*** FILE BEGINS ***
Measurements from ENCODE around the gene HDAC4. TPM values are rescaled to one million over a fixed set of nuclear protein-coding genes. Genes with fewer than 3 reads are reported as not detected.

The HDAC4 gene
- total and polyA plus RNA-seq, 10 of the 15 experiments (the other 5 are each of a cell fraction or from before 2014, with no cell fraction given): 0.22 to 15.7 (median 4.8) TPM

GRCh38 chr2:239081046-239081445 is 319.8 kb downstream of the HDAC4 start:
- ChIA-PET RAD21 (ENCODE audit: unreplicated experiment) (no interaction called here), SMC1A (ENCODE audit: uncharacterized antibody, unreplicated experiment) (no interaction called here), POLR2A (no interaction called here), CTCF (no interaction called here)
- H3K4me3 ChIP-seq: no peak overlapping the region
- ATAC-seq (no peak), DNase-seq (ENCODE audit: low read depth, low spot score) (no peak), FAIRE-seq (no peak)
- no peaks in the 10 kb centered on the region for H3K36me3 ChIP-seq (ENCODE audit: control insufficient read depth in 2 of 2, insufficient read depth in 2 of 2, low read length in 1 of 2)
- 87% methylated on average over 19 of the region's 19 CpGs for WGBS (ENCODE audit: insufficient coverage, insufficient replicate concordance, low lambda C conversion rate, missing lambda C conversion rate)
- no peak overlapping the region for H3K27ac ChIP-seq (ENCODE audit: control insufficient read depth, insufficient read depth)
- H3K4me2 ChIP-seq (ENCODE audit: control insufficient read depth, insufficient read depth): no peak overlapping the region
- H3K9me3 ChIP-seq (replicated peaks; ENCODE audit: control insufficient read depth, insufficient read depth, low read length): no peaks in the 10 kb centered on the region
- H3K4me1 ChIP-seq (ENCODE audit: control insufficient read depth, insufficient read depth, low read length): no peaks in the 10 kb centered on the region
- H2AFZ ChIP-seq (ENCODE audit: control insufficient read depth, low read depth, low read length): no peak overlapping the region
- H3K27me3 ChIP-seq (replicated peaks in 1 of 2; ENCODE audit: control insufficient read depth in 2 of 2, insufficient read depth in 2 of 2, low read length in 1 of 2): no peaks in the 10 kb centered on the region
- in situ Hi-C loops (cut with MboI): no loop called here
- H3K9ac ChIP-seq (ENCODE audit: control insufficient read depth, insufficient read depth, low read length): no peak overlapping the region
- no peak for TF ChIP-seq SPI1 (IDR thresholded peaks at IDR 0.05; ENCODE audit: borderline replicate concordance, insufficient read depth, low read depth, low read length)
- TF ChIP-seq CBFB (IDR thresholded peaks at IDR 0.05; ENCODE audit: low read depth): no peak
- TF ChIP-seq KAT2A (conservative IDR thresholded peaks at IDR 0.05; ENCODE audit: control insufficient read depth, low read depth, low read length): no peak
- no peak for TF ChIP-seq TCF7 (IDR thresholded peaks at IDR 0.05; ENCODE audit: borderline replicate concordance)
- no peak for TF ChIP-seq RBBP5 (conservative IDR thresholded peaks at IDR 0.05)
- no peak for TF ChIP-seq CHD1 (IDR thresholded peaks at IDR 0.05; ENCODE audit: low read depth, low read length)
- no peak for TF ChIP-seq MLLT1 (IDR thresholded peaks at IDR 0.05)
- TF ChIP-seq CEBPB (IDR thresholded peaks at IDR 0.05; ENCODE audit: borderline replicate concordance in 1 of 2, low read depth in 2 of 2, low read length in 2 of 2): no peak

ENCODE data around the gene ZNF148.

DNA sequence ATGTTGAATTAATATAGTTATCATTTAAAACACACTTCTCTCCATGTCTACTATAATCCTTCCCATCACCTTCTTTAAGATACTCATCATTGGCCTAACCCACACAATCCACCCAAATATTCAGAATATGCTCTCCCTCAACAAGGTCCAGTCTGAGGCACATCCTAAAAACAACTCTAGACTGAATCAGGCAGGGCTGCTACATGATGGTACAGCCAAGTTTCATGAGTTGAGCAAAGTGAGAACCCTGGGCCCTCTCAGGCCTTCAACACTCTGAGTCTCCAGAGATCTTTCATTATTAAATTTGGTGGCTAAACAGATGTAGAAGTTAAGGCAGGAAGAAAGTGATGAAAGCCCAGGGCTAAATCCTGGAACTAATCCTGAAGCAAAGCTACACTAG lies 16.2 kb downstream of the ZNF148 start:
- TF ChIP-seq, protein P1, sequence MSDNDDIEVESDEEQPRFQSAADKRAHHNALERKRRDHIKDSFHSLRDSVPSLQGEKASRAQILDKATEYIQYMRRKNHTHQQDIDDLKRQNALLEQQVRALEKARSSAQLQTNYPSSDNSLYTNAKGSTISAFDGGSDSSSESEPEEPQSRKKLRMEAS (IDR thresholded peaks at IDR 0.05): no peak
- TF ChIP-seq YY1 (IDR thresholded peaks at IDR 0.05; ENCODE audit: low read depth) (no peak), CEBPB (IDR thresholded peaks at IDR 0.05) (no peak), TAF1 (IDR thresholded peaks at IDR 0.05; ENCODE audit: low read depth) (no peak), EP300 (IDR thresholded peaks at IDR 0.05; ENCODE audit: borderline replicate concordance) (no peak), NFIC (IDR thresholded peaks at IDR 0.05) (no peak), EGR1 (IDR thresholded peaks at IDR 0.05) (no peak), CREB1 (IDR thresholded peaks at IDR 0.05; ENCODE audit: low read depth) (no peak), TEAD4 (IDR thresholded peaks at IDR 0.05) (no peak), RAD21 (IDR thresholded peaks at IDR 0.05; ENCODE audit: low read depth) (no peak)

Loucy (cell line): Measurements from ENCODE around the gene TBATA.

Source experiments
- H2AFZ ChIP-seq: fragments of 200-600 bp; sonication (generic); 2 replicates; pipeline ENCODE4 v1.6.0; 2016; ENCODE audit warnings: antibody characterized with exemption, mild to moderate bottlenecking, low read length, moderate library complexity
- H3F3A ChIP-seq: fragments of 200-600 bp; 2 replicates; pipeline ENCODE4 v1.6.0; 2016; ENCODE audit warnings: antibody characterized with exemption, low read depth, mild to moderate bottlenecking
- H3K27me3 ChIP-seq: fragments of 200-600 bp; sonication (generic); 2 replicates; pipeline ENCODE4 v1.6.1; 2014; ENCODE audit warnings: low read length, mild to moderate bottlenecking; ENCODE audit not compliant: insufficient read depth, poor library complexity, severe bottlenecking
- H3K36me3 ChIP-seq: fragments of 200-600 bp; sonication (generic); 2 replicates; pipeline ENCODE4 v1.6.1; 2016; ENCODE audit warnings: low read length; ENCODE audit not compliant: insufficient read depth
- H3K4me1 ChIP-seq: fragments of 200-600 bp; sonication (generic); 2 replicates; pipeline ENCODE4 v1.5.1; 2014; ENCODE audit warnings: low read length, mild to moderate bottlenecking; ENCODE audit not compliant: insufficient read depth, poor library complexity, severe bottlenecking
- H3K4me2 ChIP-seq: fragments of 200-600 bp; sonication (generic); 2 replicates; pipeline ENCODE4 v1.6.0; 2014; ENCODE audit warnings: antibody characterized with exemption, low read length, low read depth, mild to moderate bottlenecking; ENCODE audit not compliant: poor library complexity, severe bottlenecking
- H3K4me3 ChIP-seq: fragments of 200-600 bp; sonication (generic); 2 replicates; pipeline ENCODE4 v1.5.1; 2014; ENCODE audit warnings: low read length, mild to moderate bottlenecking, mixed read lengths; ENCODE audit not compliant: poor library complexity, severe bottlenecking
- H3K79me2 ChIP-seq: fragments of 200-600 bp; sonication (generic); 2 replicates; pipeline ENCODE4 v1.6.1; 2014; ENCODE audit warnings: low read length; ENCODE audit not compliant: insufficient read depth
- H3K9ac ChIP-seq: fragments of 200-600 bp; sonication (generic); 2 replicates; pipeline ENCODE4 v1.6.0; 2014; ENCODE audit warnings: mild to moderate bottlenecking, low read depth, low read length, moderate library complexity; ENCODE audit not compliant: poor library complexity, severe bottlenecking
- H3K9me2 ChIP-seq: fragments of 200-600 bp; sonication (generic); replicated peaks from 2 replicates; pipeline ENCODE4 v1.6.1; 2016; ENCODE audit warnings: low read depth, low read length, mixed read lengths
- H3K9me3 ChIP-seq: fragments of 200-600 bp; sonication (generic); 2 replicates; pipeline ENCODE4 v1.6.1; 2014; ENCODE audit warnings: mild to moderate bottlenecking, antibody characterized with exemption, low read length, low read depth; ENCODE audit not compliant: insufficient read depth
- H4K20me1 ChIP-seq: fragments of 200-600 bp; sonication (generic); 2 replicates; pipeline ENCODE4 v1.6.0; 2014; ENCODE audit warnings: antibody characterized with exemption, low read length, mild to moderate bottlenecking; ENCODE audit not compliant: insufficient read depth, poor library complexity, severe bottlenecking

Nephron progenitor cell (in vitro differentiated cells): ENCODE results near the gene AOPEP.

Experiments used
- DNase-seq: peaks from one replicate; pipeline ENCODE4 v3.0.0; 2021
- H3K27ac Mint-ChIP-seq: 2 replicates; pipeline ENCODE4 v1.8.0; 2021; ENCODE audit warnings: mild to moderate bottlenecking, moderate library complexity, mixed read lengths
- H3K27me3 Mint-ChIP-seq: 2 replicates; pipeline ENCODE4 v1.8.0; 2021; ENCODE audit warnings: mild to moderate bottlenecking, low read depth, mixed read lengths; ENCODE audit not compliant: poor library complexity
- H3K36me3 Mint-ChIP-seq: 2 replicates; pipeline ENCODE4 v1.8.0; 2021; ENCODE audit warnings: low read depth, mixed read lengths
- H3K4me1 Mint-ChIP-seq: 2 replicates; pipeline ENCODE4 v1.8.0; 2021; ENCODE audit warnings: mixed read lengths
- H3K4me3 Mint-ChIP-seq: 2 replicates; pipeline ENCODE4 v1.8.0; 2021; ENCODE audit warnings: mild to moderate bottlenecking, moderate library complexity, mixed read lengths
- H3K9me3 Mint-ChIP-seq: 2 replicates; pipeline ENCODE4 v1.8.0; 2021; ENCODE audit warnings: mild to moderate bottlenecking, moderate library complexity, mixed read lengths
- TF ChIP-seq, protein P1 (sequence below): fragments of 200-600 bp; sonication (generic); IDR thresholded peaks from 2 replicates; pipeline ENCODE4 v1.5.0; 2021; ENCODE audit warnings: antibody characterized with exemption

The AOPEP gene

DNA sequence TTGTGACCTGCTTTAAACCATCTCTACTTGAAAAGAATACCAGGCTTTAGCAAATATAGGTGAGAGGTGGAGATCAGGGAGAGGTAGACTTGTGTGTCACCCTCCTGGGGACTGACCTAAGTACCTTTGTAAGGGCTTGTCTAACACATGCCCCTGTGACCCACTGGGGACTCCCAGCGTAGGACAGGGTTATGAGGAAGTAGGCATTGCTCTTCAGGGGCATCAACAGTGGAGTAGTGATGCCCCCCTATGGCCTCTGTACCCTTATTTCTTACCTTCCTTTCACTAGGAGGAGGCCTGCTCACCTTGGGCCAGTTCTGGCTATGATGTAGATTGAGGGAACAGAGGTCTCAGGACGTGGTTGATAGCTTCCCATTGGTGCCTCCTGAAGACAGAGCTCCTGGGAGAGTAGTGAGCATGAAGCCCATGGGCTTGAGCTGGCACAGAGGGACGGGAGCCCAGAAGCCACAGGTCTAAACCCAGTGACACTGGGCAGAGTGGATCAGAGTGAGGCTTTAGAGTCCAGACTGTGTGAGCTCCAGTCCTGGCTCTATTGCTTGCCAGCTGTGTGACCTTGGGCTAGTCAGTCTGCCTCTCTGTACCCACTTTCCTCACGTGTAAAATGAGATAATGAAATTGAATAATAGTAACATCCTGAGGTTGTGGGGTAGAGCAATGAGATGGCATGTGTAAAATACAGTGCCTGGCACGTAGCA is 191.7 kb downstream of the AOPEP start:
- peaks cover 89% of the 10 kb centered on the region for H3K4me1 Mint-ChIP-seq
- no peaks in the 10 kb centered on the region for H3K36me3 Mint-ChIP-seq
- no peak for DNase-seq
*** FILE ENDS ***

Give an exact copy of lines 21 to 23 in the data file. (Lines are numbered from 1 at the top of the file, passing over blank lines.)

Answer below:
- no peak for TF ChIP-seq TCF7 (IDR thresholded peaks at IDR 0.05; ENCODE audit: borderline replicate concordance)
- no peak for TF ChIP-seq RBBP5 (conservative IDR thresholded peaks at IDR 0.05)
- no peak for TF ChIP-seq CHD1 (IDR thresholded peaks at IDR 0.05; ENCODE audit: low read depth, low read length)